Contraindications: Hypersensitivity to the active substance, to other rapamycin derivatives or to any of the excipients.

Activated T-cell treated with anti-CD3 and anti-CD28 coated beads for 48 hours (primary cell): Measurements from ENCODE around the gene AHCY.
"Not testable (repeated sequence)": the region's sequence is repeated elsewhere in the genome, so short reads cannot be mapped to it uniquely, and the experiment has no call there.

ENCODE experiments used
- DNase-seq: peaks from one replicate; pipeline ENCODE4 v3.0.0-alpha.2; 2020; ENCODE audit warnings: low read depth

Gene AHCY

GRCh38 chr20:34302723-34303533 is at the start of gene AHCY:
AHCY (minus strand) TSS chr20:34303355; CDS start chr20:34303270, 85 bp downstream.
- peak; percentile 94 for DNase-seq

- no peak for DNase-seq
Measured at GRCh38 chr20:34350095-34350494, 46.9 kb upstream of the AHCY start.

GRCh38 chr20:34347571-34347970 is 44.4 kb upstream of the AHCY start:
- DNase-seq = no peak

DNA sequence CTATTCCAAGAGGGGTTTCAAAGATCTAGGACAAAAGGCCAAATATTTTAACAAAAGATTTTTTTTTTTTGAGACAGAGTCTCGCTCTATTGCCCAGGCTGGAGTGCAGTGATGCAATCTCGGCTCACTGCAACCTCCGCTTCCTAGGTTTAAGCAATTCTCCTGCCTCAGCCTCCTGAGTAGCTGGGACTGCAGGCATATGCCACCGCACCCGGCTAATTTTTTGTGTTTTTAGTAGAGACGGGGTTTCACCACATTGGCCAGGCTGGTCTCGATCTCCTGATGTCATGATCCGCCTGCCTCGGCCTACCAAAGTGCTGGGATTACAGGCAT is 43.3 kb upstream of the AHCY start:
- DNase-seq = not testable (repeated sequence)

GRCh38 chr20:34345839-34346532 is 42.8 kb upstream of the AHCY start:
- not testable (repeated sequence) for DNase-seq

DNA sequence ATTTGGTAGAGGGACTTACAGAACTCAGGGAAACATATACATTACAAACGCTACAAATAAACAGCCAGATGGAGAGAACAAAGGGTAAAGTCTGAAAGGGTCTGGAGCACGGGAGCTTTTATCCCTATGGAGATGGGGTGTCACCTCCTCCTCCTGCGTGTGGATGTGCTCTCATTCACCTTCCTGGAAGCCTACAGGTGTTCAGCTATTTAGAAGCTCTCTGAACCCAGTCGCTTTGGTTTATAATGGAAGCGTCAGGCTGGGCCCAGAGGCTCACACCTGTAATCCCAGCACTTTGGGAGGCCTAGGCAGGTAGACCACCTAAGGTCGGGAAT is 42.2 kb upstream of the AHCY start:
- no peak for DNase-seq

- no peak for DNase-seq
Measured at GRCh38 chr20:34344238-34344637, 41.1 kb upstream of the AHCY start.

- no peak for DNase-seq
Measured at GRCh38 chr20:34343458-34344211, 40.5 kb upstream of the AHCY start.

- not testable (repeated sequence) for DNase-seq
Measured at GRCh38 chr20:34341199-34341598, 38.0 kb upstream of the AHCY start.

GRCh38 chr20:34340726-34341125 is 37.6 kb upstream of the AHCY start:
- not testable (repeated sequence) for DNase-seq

Warnings/Precautions: ♦Non-infectious pneumonitis: Cases have been described in patients taking AFINITOR, some of these have been severe and on rare occasions, a fatal outcome was observed. A diagnosis of non-infectious pneumonitis should be considered in patients presenting with non-specific respiratory signs and symptoms such as hypoxia, pleural effusion, cough or dyspnea, and in whom infectious, neoplastic, and other non-medicinal causes have been excluded. Opportunistic infections such as pneumocystis jirovecii pneumonia (PJP) should be ruled out in the differential diagnosis of non-infectious pneumonitis. In some cases, management of pneumonitis may require interruption or discontinuation of treatment. The use of corticosteroids may be indicated. For patients who require use of corticosteroids for the treatment of non-infectious pneumonitis, prophylaxis for PJP may be considered. AFINITOR may be reinitiated at a lower dose. ♦Infections: AFINITOR has immunosuppressive properties. Localized and systemic bacterial, fungal, viral, or protozoal infections (e.g. pneumonia, aspergillosis, candidiasis, or PJP and hepatitis B reactivation) have been described in patients taking AFINITOR; some of these have been severe and occasionally fatal. Pre-existing infections should be resolved prior to starting treatment with AFINITOR. Be vigilant for symptoms or signs of infection during treatment with AFINITOR. In case of emergent infections, institute appropriate treatment promptly and consider interruption or discontinuation of AFINITOR. If a diagnosis of invasive systemic fungal infection is made, discontinue AFINITOR and treat with appropriate antifungal therapy. Prophylaxis for PJP should be considered when concomitant use of corticosteroids or other immunosuppressive agents are required. ♦Hypersensitivity reactions have been observed with everolimus. ♦Angioedema: Patients taking concomitant ACE inhibitor therapy may be at increased risk for angioedema (e.g. swelling of the airways or tongue, with or without respiratory impairment). ♦Stomatitis: Stomatitis is the most commonly reported ADR in patients treated with AFINITOR and mostly occurs within the first 8 weeks of treatment. Management may require temporary dose interruption, dose reduction or discontinuation. Topical treatments are recommended, but alcohol-, hydrogen peroxide, iodine-, or thyme containing mouthwashes should be avoided. ♦Renal failure events: Cases of renal failure (including acute renal failure), some fatal, have been observed in patients treated with AFINITOR. Renal function should be monitored particularly where patients have additional risk factors that may further impair their renal function. ♦Laboratory tests and monitoring: Monitoring of renal function, blood glucose, blood lipids, and complete blood counts is recommended prior to initiation of and periodically during treatment. ♦Interactions: Co-administration with strong CYP3A4/PgP inhibitors should be avoided. Use caution when co-administering with moderate CYP3A4/PgP inhibitors; monitor for adverse effects and consider a dose reduction. Co-administration with strong CYP3A4/PgP inducers should be avoided. If AFINITOR has to be co-administered with a strong CYP3A4/PgP inducer monitor for clinical response and consider a dose increase. Exercise caution when co-administering with oral CYP3A4 substrates with a narrow therapeutic index; monitor for adverse effects. ♦Hepatic impairment: Not recommended in patients with severe hepatic impairment (Child-Pugh C) unless the potential benefit outweighs the risk. ♦Vaccination: Avoid use of live vaccines and close contact with people who have received live vaccines. ♦Wound healing complications have been observed in patients taking AFINITOR. Caution should be exercised in the peri-surgical period.